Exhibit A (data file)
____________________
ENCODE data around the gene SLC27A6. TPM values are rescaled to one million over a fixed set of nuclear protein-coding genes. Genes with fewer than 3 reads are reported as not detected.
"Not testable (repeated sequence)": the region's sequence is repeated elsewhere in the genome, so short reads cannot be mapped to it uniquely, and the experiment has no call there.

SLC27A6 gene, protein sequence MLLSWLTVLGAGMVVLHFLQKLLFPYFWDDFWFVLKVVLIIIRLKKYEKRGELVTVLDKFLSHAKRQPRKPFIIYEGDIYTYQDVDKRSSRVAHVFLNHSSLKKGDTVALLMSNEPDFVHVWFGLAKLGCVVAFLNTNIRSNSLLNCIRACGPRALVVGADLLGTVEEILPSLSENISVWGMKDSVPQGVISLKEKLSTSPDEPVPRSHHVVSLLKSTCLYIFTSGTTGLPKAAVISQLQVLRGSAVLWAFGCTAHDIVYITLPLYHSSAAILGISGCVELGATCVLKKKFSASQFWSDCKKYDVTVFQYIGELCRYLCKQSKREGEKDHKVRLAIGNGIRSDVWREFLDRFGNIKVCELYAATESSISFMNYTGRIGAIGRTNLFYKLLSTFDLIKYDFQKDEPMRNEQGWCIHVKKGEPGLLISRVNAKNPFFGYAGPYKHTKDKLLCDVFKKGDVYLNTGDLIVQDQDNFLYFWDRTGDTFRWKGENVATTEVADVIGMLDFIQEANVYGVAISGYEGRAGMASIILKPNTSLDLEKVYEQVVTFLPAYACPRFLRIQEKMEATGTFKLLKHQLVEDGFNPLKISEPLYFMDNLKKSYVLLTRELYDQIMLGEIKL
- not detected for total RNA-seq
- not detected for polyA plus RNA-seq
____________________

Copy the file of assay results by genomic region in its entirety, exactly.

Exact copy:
ENCODE data around the gene SLC27A6. TPM values are rescaled to one million over a fixed set of nuclear protein-coding genes. Genes with fewer than 3 reads are reported as not detected.
"Not testable (repeated sequence)": the region's sequence is repeated elsewhere in the genome, so short reads cannot be mapped to it uniquely, and the experiment has no call there.

SLC27A6 gene, protein sequence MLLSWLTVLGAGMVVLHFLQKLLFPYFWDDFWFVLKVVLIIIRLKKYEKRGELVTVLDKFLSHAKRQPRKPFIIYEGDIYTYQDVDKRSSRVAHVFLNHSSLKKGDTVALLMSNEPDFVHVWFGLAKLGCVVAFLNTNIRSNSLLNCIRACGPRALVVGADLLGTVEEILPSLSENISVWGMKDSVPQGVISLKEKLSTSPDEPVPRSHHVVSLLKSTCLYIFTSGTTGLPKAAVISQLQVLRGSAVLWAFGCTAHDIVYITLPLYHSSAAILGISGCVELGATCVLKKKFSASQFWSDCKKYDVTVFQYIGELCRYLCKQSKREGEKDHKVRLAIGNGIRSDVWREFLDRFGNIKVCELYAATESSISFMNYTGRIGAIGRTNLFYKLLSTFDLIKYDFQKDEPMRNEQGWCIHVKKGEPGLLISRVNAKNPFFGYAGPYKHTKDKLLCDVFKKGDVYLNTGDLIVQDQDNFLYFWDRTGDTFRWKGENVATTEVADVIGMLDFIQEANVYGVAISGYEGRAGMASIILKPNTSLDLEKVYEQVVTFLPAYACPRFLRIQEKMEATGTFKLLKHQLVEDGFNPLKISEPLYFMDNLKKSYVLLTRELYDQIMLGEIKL
- not detected for total RNA-seq
- not detected for polyA plus RNA-seq